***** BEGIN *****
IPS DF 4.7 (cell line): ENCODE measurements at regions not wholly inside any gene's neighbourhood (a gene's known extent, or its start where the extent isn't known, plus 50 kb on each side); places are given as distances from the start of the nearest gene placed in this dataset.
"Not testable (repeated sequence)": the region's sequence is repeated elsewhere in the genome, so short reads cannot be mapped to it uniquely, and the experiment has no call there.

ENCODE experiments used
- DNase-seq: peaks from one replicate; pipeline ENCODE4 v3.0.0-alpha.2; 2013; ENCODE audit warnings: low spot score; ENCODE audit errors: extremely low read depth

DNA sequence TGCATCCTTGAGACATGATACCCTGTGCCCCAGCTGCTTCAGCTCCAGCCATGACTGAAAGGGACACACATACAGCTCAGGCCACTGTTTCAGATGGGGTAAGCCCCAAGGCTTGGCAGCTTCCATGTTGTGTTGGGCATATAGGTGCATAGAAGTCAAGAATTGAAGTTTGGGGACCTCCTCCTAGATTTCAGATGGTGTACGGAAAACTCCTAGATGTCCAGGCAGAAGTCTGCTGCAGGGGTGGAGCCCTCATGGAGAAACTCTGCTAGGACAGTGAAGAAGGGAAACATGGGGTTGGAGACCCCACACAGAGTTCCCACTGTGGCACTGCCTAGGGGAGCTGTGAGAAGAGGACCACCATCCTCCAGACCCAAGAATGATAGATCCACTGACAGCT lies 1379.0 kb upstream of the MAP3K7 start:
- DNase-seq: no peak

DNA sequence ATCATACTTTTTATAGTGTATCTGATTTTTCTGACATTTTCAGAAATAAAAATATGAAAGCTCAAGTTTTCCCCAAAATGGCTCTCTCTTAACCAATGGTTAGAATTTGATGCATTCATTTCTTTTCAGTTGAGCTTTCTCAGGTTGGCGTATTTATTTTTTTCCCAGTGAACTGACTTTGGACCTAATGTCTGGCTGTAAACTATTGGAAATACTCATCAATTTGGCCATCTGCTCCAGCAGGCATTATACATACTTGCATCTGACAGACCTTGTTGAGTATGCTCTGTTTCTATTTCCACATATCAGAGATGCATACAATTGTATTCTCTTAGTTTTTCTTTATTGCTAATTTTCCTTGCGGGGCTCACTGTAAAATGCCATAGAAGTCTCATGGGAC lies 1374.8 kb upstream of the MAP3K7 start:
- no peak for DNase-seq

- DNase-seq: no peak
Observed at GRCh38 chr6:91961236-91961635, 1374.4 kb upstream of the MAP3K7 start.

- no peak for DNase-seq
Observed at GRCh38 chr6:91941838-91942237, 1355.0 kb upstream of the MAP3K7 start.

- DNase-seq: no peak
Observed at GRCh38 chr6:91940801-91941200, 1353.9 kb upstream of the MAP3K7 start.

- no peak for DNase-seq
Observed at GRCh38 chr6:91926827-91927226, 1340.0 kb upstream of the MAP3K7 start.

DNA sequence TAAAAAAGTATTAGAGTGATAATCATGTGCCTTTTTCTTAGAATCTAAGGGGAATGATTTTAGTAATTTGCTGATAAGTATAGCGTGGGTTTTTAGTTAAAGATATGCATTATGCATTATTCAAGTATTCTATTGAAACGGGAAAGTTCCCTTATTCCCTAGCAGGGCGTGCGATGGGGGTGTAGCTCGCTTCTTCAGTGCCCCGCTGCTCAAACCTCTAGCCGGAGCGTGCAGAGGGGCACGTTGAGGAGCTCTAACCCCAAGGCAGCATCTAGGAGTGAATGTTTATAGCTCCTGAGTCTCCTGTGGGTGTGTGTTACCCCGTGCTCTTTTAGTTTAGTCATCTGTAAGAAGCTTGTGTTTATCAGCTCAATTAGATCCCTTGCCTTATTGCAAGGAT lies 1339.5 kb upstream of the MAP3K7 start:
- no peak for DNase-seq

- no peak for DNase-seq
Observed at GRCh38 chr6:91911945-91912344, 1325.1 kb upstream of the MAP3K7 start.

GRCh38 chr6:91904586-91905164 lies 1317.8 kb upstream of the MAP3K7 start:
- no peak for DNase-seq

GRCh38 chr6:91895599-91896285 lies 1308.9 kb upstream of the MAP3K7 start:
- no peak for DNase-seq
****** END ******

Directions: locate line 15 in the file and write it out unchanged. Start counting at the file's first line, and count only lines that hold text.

- no peak for DNase-seq